We met three girls—Yukti, Maansi and Anya—who would be our hosts for the next four days.  They made a presentation about the school’s ongoing work supporting government schools in local villages and then we were off to a school 20 minutes away. The drive itself was fascinating. Women wearing bright colors with huge bundles of wood branches balanced on their heads.  Thin cows wandering and sitting alongside the road.  Hundreds of cow pies drying in the sun, to be burned later as fuel. The village school is located less than a mile from the city of Gurgaon in a village called Parla.  It seemed incongruous to be in rural India and have dozens of 20+ story apartment towers looming nearby. The school we were working at was founded in 1931 by the grandfather of the current service director at Pathways, Sunil.  What a treat to be there working with him! As we drove to the school, Sunil pointed out a plot of land that he said belonged to his family for “thousands of years.”

Our first day at the village school, we started painted murals.  It was Friday, but a school holiday. There were dozens of boys from the village there to play cricket and watch—or occasionally help—us. Not a single girl. One of the school’s art teachers was there, Druvswamini, and she helped sketch the original designs for the murals. The village only has electricity in the evening, so Pathways is putting in a solar system at the school as that is the only way to have electricity during the daytime—and without electricity there can be no computers at the school. Some of the equipment for the solar system arrived that day.

The full moon was that night. The village’s temple is across the street from the school. As the morning wore on, more local women arrived at the temple to drum, sing, and chant. Sunil and I went to visit and then brought the six girls over. The first time the girls sat with the women, but the second time our girls danced with the local women. Lord Shiva is the local god and the song that the women sang was about him.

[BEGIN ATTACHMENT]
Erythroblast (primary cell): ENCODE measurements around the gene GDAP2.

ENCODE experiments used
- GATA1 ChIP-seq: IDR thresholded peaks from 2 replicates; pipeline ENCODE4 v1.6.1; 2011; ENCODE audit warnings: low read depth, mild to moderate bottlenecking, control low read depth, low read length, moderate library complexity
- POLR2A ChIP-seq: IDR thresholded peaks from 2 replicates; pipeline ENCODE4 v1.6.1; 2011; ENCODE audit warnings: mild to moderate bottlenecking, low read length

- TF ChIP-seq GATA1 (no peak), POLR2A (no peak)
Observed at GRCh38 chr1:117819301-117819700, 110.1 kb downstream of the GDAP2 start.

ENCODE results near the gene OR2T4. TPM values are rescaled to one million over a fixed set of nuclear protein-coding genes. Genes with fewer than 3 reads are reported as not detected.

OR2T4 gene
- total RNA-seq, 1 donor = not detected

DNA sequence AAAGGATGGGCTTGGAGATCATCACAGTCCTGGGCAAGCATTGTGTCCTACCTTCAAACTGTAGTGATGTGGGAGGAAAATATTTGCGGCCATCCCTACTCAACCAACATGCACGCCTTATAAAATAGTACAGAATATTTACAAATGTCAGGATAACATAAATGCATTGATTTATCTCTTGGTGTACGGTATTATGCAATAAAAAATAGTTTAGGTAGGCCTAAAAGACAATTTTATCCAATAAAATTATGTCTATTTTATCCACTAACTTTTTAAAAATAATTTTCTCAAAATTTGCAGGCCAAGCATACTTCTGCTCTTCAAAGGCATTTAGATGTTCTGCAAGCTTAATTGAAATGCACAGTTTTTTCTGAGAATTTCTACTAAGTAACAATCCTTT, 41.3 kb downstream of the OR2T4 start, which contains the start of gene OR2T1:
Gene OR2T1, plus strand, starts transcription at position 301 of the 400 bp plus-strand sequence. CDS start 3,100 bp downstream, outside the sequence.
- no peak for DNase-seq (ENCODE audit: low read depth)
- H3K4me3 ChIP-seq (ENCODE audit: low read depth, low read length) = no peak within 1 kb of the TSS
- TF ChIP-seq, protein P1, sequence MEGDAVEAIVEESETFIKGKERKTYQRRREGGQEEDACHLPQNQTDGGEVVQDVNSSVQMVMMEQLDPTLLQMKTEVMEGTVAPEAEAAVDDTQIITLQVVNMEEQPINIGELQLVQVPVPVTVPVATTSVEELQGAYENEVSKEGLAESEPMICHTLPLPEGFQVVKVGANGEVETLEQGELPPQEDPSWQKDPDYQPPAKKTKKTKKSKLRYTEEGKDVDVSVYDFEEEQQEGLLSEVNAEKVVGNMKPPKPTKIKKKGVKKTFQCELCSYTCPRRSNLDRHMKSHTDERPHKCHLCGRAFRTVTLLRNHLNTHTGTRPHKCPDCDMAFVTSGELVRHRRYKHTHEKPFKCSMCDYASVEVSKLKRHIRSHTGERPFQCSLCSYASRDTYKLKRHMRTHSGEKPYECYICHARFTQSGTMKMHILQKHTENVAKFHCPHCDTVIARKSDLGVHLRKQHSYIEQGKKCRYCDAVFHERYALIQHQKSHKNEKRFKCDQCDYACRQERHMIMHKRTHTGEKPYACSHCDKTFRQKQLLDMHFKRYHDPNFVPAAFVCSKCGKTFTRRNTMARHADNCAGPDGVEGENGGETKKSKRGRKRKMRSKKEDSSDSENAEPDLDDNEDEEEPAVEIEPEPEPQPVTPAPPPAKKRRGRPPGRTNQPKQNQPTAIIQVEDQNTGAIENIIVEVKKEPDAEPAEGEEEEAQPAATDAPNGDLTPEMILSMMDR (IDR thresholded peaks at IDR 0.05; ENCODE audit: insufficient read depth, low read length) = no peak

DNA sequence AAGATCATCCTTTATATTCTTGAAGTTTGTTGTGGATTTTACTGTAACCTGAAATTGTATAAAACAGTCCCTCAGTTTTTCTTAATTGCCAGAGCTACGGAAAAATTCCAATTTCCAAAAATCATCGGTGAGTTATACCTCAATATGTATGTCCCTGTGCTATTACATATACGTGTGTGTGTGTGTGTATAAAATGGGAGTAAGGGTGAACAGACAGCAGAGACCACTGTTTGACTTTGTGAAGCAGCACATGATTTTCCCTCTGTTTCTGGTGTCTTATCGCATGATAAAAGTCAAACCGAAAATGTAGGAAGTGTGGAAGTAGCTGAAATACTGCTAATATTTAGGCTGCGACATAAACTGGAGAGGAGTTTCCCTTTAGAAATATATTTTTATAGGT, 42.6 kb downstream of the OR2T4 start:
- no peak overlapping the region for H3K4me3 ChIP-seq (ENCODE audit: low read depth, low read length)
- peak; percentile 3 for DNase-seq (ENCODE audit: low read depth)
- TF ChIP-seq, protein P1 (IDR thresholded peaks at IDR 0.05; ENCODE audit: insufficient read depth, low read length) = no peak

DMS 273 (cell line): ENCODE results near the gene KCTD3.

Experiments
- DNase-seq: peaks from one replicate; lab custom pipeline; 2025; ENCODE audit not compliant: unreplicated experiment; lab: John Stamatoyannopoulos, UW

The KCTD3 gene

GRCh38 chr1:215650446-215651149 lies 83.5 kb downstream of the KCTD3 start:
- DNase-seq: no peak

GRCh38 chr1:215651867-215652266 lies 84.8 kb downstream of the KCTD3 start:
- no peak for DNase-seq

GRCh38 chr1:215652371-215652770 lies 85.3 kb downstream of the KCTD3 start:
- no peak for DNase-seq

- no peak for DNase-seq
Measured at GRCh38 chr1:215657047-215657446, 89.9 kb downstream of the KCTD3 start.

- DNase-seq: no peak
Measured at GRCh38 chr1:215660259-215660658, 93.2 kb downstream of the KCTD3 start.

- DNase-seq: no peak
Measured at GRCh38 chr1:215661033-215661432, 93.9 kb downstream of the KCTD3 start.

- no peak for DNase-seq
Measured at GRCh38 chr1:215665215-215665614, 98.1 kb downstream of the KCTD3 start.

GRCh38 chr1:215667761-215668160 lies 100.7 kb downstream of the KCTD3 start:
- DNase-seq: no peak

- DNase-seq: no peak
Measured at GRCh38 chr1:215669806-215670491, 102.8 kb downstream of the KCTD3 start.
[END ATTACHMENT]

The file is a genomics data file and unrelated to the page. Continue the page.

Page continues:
Part of the temple structure was the old well for the village where the women all used to come for their water. Most of the local water is from the ground. The water table used to be 30 feet down but is now 200 feet, and dropping 10 feet each year.

We headed back to school for a late lunch. The students have physical education and sports every day and the Athenian girls chose to go horseback riding. Before dinner was a cultural event about slam poetry and spoken word. There were also a number of songs performed, all accompanied by guitar. Interestingly, it seemed like something that could have happened at Athenian. Indeed, Isabella performed a song with one of the Indian girls serving as our host. The three Pathways’ girls joined us for our post-dinner debrief.  We had an interesting conversation about how women are treated in Indian society.

The next day was Saturday and we headed back to the school at Parla. In addition to finishing the murals, we also helped install some new wash stations for the students. Good hygiene and washing before each meal is part of our strategy for staying healthy in India, but it’s also important and challenging for the locals.  Pathways supports many local schools with new wash stations. Pathways not only installs the hand washing stations at 17 local schools—in partnership with Rotary International who donated US$60,000 to the Pathways for this work—but the Pathways maintenance staff visits the local schools to do ongoing maintenance on the donated items.

After lunch, our group of six students and a few Pathways teachers headed off to go camping.  A short ten-minute ride from school, we came to an outdoor adventure facility.  We had fun going down the zip line and were challenged by things like a climbing wall and cargo net. While warm during the day, it does get cold at night. We ate dinner around a big fire. At 10:00 PM, the Athenian students retired to our tents, though the cold meant that most of us slept poorly.